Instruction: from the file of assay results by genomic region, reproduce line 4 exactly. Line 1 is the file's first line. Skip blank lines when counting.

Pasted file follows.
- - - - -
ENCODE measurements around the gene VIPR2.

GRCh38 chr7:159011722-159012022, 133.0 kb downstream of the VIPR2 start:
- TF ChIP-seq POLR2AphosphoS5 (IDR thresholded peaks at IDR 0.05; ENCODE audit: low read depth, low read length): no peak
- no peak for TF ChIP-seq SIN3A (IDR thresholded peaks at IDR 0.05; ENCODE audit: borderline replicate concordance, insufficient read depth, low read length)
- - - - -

- no peak for TF ChIP-seq SIN3A (IDR thresholded peaks at IDR 0.05; ENCODE audit: borderline replicate concordance, insufficient read depth, low read length)